Long before the rest of the world, the European racing community was already familiar with the character and ambition of the man who is now ruler of Dubai. Sheikh Mohammed bin Rashid al-Maktoum introduced himself as one who saw horizons as thresholds, not limits; one whose apparently infinite resources seemed merely commensurate with his sense of adventure.
Yet even investment on a scale without precedent in the history of racing represented but one, small dimension of his family's plans for their homeland. And the emirate's wealth has now been stretched to the point where disturbing fissures have begun to appear, if not in their racing and breeding interests, then certainly elsewhere.
Tomorrow represents the start of a critical phase in the Maktoums' 30-year relationship with racing. The breathtaking new racecourse at Meydan will not present a drama equal to its stage until the end of March, when the sport's first $10million (£6million) prize will be contested in the Dubai World Cup. But its claims as the most sumptuous sporting facility on the planet will in the meantime be measured by the Dubai International Carnival, which opens tomorrow evening.
Such claims reflect precisely the immoderation that has now come to be seen as reckless by those financial institutions now giving Dubai a dodgy credit rating. Racing's idea of a return on your investment tends to be rather less fastidious, of course. A lack of dividends – in the shape of big race winners – would be presumed to cost the Maktoums pride, and little more. As such, the symbolism of Meydan becomes obvious.
The Maktoums need to renew, and extend beyond racing, that old faith in their invulnerability. Will Meydan be perceived as some fabulous gesture of belief in a destiny underwritten by their own energy and vision? Or will it become one last gaudy counterpoint to the less flattering stories about the emirate's breathless development?
Sheikh Mohammed himself is exasperated by the doubters. Last month he declared that "it is the tree-bearing fruit that becomes the target of stone throwers". His portentous terms of reference will surely be satisfied by Meydan, which is expected to be filled to its 60,000 capacity tomorrow. The redevelopment of Ascot, which qualified it as a unique flagship of European horseracing, cost £210m. It is thought that the Meydan budget may well approach $2 billion (£1.2bn).
Dubai remains ideally placed as the potential nexus of a maturing international sport. Certainly there will be a far greater geographical spread of competition than at the Breeders' Cup, which bills itself as the World Thoroughbred Championships. The Carnival has drawn horses from all points of the compass, from Brazil to Japan, from Australia to Norway. Moreover the World Cup, previously staged on dirt, will now be contested on a synthetic surface - Tapeta - and has duly lured Gio Ponti, the outstanding colt beaten only by Zenyatta in the Breeders' Cup Classic.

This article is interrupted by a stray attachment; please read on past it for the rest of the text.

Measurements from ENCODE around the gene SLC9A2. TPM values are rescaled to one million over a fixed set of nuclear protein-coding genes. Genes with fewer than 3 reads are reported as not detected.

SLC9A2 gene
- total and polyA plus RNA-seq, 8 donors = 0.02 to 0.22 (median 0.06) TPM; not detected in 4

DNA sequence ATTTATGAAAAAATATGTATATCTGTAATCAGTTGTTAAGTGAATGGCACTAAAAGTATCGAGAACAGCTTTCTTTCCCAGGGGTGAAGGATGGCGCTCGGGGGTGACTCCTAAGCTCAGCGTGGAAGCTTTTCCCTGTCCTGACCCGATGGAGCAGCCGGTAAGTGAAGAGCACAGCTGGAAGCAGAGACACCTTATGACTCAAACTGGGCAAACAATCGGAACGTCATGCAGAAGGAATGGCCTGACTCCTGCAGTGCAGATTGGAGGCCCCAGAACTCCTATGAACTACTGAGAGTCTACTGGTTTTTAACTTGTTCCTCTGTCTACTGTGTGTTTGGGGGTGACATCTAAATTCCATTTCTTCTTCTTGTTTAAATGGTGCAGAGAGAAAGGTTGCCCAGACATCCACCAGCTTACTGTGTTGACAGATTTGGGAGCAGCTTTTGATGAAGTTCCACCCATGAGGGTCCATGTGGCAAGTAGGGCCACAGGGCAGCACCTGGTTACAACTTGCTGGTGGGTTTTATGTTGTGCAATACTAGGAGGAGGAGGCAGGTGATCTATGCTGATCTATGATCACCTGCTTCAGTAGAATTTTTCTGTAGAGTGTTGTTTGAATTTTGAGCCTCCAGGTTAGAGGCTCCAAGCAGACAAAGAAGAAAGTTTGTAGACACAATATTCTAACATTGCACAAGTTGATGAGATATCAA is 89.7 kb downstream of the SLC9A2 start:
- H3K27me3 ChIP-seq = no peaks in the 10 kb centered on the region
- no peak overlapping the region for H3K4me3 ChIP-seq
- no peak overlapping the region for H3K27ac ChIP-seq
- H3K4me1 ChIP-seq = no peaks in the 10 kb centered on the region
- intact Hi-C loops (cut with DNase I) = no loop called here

That was at Santa Anita, where there is now distressing talk of the synthetic track being restored to dirt. One conceivable reward for this shocking regression might be a permanent contract to stage the Breeders' Cup. If that were so, the painful but necessary catharsis currently underway in the American sport would be disastrously reversed by its reactionaries. And their inevitable isolation would provide an obvious cue for Meydan.
Either way, Sheikh Mohammed should soon prove a resurgent force in racing and breeding, thanks to massive new investment in young stallions. Only yesterday, meanwhile, his elite Godolphin stable confirmed yet another new recruit, in the runaway Cesarewitch winner, Darley Sun.
Godolphin will have seven runners on the first card at Meydan, but for those to whom a balmy desert night seems remote there remain warming prospects on our own turf. Huntingdon today welcomes the JCB Triumph Hurdle favourite, Mille Chief, as well as Mighty Man, one of the best staying hurdlers around before he tried his hand over fences at Hereford last month. But there was anxiety for Mille Chief's connections last night, when Robert Thornton was detained in hospital following a fall at Leicester.
Turf account: Chris McGrath
Miss Vertical (1.40 Musselburgh) Laid solid foundations in bumpers before shaping very well on her hurdling debut at Bangor last month. Set plenty to do before pulling a long way clear of the rest in pursuit of a couple of useful types. Yard in top form.
Handsome Cross (5.10 Kempton) Back to form in a visor and looked unlucky not to win again at Lingfield last time, hampered at a critical stage before flying late to join a three-way photo. Even if no longer the horse he was, he remains very well handicapped.
One to watch
Samurai Way (Venetia Williams) remains lightly raced over hurdles but his dour finish up the hill when fourth at Towcester on Sunday implied that he could prove well treated in handicaps, once he steps up in distance.
Where the money's going
Rite Of Passage, useful on the Flat and impressive on his hurdling debut at Leopardstown on Sunday, is 7-1 from 10-1 with William Hill for the Neptune Investments Novices' Hurdle at the Cheltenham Festival.